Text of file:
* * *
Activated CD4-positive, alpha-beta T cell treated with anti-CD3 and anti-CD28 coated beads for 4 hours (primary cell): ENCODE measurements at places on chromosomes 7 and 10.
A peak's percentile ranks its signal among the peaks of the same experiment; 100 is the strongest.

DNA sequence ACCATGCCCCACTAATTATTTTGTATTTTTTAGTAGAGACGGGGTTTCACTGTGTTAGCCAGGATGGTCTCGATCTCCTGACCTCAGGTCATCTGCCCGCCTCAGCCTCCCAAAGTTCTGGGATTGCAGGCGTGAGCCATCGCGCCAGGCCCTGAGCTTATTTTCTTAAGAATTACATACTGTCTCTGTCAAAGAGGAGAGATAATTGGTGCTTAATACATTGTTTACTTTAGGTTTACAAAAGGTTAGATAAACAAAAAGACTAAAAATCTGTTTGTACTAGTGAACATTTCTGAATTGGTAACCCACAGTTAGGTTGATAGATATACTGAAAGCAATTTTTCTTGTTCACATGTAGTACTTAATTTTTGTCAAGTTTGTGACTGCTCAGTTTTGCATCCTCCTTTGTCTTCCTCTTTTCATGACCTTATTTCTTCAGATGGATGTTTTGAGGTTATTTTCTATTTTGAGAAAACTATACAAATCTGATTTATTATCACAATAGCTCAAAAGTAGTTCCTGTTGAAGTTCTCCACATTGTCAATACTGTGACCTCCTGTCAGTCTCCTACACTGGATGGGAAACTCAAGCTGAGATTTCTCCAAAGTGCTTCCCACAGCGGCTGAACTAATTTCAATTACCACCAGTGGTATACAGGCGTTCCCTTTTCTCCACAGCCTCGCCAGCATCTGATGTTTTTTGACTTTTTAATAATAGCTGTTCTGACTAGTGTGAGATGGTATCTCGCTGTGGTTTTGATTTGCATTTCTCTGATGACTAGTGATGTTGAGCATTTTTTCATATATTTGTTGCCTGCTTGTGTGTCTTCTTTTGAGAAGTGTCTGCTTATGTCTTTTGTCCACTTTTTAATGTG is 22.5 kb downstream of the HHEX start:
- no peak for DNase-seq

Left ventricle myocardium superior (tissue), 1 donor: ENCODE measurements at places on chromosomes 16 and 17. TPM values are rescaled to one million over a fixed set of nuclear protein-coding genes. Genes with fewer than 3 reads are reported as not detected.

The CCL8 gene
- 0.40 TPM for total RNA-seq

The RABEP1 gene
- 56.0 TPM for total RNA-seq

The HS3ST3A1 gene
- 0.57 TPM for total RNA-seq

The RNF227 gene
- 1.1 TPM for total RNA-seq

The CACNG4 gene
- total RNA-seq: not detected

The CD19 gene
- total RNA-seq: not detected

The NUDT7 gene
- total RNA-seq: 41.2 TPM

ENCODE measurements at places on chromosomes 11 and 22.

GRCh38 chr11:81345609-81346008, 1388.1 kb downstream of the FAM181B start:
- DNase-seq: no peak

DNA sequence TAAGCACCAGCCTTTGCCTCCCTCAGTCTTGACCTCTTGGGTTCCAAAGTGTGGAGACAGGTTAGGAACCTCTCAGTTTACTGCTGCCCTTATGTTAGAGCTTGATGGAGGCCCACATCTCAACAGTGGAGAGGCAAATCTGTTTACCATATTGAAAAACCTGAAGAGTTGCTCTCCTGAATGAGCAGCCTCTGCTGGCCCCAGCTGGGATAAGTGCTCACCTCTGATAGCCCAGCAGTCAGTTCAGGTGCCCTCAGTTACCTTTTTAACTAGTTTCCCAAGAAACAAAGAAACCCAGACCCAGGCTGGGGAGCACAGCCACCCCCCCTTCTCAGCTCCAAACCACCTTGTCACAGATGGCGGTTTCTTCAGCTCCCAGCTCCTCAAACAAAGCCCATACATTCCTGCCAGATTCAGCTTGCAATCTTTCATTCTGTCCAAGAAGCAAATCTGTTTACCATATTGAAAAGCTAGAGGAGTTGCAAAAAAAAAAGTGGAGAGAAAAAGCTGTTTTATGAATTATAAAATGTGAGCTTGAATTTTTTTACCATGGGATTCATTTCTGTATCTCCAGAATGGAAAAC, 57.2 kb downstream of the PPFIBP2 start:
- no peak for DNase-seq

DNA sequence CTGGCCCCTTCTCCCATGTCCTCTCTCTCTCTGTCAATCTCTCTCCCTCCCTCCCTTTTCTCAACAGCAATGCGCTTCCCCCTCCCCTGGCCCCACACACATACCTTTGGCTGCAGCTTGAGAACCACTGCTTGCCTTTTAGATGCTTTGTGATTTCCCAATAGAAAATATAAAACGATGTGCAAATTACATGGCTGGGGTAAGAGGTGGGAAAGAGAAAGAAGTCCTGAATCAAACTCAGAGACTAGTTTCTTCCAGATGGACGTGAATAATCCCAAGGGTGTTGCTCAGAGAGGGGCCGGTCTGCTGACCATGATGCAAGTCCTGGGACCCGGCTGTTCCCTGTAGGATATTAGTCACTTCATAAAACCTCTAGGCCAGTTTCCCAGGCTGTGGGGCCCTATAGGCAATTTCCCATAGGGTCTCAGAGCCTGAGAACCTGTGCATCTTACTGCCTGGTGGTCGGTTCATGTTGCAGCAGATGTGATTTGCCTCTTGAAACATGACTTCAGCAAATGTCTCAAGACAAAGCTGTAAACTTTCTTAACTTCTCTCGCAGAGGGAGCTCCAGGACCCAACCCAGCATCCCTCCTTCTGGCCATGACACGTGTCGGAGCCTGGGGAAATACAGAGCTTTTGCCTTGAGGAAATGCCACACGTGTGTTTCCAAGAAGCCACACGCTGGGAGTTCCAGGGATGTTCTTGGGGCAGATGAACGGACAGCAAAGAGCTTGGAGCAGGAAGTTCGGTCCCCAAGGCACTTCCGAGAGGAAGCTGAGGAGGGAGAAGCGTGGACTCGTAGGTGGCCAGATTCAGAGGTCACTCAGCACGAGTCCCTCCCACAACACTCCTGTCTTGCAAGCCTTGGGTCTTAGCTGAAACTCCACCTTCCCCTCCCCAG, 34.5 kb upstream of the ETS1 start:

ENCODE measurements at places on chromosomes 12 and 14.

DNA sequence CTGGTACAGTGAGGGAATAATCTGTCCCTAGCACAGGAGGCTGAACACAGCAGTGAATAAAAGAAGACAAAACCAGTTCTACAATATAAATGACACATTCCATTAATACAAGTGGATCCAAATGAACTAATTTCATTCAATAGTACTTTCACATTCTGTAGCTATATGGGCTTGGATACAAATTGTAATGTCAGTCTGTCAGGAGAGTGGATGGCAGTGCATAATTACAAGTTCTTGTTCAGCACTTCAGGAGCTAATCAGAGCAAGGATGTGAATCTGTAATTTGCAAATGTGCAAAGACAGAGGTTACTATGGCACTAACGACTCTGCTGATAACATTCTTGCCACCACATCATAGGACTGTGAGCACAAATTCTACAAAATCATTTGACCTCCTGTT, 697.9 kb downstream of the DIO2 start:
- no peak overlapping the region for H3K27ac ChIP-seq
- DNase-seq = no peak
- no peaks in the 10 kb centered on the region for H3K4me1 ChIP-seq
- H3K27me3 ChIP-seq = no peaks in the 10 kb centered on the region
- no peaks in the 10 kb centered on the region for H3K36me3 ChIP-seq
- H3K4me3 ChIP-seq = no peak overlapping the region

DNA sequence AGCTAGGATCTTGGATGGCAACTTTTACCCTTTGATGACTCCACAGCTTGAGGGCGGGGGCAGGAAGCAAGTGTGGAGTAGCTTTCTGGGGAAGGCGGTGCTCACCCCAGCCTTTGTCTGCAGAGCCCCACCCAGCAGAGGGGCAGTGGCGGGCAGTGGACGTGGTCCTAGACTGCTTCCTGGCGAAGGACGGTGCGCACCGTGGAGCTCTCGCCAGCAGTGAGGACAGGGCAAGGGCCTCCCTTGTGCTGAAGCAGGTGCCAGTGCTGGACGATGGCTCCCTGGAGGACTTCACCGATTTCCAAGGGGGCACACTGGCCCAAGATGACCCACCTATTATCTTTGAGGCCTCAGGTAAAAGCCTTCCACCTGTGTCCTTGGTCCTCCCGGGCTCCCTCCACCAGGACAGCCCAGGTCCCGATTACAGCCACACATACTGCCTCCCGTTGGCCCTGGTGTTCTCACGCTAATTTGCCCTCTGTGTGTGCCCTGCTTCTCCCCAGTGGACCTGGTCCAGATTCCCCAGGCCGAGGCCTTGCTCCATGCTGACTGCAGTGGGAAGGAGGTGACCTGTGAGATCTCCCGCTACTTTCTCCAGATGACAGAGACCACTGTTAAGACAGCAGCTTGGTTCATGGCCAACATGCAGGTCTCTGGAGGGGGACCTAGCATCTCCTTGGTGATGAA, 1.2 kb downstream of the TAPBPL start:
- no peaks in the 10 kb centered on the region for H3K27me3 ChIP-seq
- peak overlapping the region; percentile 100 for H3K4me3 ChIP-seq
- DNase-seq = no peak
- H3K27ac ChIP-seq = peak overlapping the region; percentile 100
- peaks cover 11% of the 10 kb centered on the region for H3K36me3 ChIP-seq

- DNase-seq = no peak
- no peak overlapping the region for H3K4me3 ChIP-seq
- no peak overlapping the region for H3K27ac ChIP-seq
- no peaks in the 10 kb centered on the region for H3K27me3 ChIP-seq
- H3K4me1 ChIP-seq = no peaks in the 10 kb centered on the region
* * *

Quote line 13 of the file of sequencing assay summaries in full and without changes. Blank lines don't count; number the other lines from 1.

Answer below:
- 1.1 TPM for total RNA-seq